Death Parade finale – Chiyuki’s fate rests on one final choice: will she sacrifice another human being in order to return to life? It’s much the same trial that Mayu was put through last episode, asking if she would sacrifice a stranger to save the person she loves most. In Chiyuki’s case, the one she loved the most in life was herself.
Of course Chiyuki can’t bring herself to press the button, but it’s her specific reason for not doing it that’s the important part. She doesn’t resist the idea on some abstract principle of right and wrong, but out of compassion for the other person and whoever loves them.
And compassion and empathy are the forbidden human aspect that Nona was trying to introduce into her new arbiters. Compassion and the gentler judgements it leads to are what’s missing from the system. Empathy, processing the pain of all the souls that pass through, is what Oculus asserts will break arbiters.
That we don’t see the end of that debate is a letdown. Decim and Chiyuki’s story has been good and uplifting, but outside of that one bright spot on floor 15, the judgement system still pretty much sucks. Souls are still being shoveled into the void due to darkness-inducing games and flawed judgements. If Mayu was being lied to, there’s probably no way to get them back. The people who probably shouldn’t have been sent there in episodes 1 and 3 are still there. It’s a pretty dark ending once you get to thinking about it.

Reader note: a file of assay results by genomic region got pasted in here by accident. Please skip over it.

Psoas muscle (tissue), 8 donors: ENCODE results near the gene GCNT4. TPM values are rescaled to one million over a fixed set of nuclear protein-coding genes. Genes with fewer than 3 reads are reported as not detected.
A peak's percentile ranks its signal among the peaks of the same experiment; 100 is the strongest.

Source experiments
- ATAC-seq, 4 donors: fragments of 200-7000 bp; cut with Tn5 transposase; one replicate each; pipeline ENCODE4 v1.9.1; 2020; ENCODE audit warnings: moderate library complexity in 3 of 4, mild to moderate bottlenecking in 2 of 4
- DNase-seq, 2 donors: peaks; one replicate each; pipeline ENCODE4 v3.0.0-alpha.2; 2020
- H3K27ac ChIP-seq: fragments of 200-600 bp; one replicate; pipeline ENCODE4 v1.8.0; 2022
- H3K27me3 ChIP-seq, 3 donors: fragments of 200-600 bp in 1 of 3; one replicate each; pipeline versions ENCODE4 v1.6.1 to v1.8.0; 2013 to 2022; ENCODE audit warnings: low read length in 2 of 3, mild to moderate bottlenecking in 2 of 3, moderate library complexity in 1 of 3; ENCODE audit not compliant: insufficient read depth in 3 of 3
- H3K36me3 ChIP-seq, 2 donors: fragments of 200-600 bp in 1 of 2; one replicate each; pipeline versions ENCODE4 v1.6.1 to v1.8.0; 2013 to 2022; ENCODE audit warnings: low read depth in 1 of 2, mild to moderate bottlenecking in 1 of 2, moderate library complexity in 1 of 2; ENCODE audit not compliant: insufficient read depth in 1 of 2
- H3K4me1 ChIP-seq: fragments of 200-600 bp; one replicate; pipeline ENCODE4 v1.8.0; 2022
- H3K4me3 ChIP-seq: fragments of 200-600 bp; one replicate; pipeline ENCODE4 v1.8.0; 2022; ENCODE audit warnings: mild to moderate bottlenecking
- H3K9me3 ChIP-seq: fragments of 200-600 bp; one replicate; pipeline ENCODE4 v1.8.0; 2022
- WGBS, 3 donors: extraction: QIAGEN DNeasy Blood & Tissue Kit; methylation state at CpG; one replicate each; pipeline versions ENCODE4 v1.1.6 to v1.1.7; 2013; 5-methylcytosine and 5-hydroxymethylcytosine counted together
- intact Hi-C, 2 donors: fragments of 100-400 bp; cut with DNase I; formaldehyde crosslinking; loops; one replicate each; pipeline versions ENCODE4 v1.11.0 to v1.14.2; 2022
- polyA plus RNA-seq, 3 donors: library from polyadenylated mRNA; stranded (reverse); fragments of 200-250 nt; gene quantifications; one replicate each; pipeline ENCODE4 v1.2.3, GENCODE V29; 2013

Perhaps it’s leaving the door open for a new season if this one does well. For the time being, this gets a moderate recommendation– it’s very good as far as it goes, but it doesn’t go quite far enough.
Yatterman Night finale – Rather than a revolution that would throw the Yatter Kingdom into chaos, our heroes decide to beat Dokurobei at his own game by co-opting the Yatterman mythology back from him. This leads to pretty much where this show was obviously headed the whole time, with Galina and Alouette stepping into the roles of Gan-chan and Ai-chan, riding a brand-new Yatterwan, kicking Dokurobei’s butt at great length to the victorious strains of the original Yatterman theme.
If you’re a fan of any of the past Yatterman series, then here is your crowning moment of awesome. If you’ve been waiting until the end to check it out because of what happened with the Gatchaman reboot a couple years ago, I can assure you now that no similar outrageous liberties have been taken with the setting. There’s even a surprise cameo from one of the voice actors from the 2008 series after the credits.